• Breaking out the Walkman in 'Deutschland 83'. (SBS)Source: SBS
With every great pop track from the 80s blasting through the Deutschland 83 soundtrack, the show comes alive with a youthful vibrant energy you won't find in any other spy drama.
Joanna Di Mattia

16 Feb 2017 - 5:17 PM  UPDATED 16 Feb 2017 - 5:21 PM

It’s no small thing that we hear Nena’s 99 Luftballons during two separate scenes in ‘Quantum Jump,’ the first episode of German drama series, Deutschland 83. Firstly, it’s the backdrop to a birthday party in East Germany. Young people dance and sing along. Later, it features more sedately, at an army barracks cafeteria in the West, where an officer rightly observes, “This song is playing everywhere.”

99 Luftballons (later released in an English version as 99 Red Balloons) is a protest song. It appeared at the height of Cold War anxieties, written after Nena’s guitarist saw balloons released in the sky at a Rolling Stones concert in West Berlin and imagined them as aircraft slipping over the Berlin Wall into Soviet territory. Thematically, the song evokes the sense of panic and danger one misplaced balloon – as a more poetic stand-in for a missile – might cause, and how precariously the world’s peace was balanced during this time.

Deutschland 83’s protagonist, Martin Rauch (Jonas Nay) – a 24-year-old East German border patrol guard sent on a spy mission into the West in 1983 – is like one of these balloons. Set loose by the Stasi on the other side of the wall he has no real idea of what awaits him in his new West German identity as Moritz Stamm, the aide-de-camp, to Major General Edel. When he first arrives he’s disoriented by the differences he sees. Finding himself in a supermarket, he’s overwhelmed by the choice. As Sweet Dreams (Are Made of This) by Eurythmics plays, he stands dumbstruck before the bright, abundance of the fruit and vegetable display. He’s lived his entire life in the East. The plenty of this sweet dream is almost a nightmare.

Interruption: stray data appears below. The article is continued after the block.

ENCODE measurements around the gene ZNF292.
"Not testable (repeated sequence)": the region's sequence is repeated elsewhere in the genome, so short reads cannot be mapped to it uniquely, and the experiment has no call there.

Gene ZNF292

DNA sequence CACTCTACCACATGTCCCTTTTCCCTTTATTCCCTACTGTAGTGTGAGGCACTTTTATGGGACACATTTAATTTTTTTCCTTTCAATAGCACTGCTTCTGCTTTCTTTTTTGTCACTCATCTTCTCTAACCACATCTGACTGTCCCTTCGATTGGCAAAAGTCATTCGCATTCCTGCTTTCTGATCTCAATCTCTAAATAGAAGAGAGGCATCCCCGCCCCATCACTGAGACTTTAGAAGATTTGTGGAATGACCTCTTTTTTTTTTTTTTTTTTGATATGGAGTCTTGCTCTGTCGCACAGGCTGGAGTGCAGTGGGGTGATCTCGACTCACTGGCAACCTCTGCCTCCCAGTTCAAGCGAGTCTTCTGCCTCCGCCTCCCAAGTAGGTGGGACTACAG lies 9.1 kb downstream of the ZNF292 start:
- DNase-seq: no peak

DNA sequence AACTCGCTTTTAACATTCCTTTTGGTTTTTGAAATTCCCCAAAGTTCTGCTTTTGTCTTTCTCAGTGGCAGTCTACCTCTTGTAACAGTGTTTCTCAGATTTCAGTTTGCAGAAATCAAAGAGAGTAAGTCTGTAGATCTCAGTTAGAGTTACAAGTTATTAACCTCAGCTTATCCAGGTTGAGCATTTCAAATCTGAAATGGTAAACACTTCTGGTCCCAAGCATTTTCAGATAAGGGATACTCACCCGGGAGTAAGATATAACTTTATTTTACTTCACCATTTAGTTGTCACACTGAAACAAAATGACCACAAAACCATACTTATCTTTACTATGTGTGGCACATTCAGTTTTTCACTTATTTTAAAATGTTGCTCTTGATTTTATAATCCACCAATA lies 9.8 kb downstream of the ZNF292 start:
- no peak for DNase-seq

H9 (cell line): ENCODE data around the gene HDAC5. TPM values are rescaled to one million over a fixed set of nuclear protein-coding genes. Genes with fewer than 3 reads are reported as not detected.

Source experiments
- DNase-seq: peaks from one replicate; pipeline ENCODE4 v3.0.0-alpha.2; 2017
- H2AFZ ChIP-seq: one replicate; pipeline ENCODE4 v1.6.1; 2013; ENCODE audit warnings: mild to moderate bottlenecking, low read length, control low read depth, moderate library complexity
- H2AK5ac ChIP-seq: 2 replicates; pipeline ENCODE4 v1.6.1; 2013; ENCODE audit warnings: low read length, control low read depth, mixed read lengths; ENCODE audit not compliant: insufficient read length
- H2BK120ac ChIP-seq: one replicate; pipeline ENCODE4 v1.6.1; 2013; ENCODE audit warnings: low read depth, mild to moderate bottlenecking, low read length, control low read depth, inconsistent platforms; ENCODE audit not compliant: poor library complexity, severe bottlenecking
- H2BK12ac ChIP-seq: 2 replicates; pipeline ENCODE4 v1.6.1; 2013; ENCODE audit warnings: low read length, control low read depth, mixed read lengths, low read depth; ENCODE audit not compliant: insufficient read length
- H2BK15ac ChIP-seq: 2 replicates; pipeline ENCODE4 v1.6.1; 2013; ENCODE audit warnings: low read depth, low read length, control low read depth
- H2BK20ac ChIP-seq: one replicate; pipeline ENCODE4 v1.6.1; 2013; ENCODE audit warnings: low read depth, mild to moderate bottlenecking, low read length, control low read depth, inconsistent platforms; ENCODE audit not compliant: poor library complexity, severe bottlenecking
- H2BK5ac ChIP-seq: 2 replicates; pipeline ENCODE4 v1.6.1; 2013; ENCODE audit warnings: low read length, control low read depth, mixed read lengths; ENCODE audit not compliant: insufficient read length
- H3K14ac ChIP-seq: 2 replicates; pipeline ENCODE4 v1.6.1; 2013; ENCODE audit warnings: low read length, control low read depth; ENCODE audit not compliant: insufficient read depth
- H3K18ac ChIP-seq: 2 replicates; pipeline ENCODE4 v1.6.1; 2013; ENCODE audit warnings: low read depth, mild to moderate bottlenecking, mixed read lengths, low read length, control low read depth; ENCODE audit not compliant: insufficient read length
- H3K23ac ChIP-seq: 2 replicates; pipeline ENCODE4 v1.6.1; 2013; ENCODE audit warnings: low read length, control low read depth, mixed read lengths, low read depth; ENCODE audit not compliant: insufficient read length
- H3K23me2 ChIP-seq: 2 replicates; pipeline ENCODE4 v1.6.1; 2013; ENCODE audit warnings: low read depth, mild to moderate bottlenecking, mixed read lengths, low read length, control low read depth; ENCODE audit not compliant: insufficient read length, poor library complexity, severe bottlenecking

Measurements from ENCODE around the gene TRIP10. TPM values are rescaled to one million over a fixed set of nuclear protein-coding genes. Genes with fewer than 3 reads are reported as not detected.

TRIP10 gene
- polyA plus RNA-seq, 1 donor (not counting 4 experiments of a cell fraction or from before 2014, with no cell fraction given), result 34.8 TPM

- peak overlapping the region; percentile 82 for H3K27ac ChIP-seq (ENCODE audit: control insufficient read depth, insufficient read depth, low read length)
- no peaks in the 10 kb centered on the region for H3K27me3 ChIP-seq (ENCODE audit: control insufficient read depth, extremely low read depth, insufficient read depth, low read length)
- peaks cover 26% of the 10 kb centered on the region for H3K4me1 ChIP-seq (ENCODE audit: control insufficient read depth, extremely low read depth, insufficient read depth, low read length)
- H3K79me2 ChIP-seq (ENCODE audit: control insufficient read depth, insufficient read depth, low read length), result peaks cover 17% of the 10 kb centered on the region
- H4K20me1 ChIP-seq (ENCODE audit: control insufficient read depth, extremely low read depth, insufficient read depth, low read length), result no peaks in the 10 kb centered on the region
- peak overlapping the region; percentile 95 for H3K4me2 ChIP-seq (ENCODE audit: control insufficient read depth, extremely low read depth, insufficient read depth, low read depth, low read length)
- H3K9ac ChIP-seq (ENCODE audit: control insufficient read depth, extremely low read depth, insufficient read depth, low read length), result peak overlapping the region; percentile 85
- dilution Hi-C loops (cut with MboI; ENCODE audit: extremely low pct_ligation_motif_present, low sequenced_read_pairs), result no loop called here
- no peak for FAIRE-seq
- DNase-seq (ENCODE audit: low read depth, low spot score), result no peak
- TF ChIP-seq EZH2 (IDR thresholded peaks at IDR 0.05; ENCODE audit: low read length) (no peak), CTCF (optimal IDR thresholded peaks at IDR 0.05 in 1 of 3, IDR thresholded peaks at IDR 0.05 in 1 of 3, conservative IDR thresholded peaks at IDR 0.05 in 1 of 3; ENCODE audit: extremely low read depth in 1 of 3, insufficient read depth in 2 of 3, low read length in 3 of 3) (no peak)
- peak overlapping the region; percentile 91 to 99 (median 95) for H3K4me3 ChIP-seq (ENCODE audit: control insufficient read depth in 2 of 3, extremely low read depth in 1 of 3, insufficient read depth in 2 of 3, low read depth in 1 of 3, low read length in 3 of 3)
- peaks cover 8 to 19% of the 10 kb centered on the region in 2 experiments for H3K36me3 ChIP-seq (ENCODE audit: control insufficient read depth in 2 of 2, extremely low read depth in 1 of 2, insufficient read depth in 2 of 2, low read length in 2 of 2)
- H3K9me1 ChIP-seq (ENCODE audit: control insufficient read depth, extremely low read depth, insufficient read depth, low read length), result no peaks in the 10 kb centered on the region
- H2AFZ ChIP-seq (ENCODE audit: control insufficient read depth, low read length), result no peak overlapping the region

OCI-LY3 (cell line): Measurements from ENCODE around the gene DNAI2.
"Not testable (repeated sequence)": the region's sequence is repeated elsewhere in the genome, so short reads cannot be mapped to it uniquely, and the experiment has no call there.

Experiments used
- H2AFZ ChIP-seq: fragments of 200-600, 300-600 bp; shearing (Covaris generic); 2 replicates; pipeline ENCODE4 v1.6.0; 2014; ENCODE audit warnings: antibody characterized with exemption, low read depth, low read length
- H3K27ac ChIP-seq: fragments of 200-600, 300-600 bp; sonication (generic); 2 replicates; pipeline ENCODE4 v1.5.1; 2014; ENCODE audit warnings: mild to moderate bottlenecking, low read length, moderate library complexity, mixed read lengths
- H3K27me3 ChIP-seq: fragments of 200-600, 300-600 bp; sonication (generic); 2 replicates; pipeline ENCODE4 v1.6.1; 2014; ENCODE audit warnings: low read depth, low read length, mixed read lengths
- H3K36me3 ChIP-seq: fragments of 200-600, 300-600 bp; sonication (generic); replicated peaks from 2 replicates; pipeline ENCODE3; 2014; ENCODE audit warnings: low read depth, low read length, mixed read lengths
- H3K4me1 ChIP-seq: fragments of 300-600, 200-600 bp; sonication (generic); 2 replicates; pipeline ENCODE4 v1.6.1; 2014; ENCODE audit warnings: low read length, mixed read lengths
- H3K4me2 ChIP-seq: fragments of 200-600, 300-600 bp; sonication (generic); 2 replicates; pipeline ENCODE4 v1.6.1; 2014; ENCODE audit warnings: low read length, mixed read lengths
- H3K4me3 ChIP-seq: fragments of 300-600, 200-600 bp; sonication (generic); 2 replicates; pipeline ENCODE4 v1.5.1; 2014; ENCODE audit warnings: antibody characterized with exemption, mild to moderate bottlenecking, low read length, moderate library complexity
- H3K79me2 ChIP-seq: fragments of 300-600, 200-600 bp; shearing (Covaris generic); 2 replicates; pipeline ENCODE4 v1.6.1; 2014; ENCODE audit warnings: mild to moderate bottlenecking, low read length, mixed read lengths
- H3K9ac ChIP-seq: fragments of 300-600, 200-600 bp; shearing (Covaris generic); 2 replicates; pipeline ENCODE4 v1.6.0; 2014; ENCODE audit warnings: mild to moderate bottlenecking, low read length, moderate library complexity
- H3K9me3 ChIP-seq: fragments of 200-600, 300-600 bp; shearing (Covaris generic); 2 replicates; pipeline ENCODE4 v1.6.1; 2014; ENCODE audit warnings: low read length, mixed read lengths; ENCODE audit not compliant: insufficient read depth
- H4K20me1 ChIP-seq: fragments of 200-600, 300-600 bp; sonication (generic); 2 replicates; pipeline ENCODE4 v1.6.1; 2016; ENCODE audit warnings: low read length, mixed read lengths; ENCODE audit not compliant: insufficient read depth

Through Martin, Deutschland 83 exposes the cracks in the Berlin Wall. East Germany was effectively a totalitarian police state, shaped by fear and daily compromises. Deprivations were both economic and cultural, and influences from the West were blocked. Deutschland 83 plays with the idea of freedom from its opening scenes, when Martin and a colleague detain two East German university students who have purchased a volume of Shakespeare’s plays on the black market. Martin lectures them, “The greatest privilege of socialism is freedom,” but he doesn’t mean freedom of thought, so much as freedom from the enslaving greed of capitalism.

Any yearning for ideas was deemed harmful to the regime, especially if they were ideas critical of the Communist ideology on which the German Democratic Republic (GDR) was built. Along with books and journalism, popular cultural products like film, television, and music were routinely censored. Pop music, with its language of freedom and ‘indecency’ was especially suspect – inside the GDR, song lyrics could have a corrupting effect, wilfully used by Americans to weaken and degrade youth.

Deutschland 83 makes its argument against this state of affairs, in part, with its soundtrack. In addition to Nena, the series features other homegrown classics, including Peter Schilling’s ‘Major Tom (Coming Home)’ over its opening credits, and music from GDR rock acts City, Metropol, and Puhdys. But the influence of music beyond German borders also creeps in. Alongside Eurythmics, the soundtrack reflects the diversity of the early part of the decade – The Cure, David Bowie, The Police, Duran Duran, Stevie Wonder, Bruce Springsteen, Bonnie Tyler, Tears for Fears, Grace Jones, Billy Idol, and ZZ Top.

Music is part of Martin’s journey of discovery, but it’s also employed more slyly. The music of the 1980s, often maligned, yet now nostalgically revered, flies a flag against conformity. With its multi-coloured tribes, it provided fans with a real sense of community and connection. Whether you were a Goth, a punk, or a mod, you knew who your people were. It’s easy to see why, in a culture that demanded obedience and sameness, that asked its citizens to spy and report on one another, pop music had the potential to rip the whole socialist enterprise apart.

Deutschland 83’s first episode ends as Martin runs deeper into the darkness, in a scene scored by arguably the greatest song released in 1983, New Order’s ‘Blue Monday.’ You can’t help thinking he’s running towards its hypnotic beats and the dance floor. 

Experience Deutschland 83 on Thursday nights on SBS with double episodes on Thusdays from 8:30pm. Or catch up with the show, streaming on SBS On Demand:

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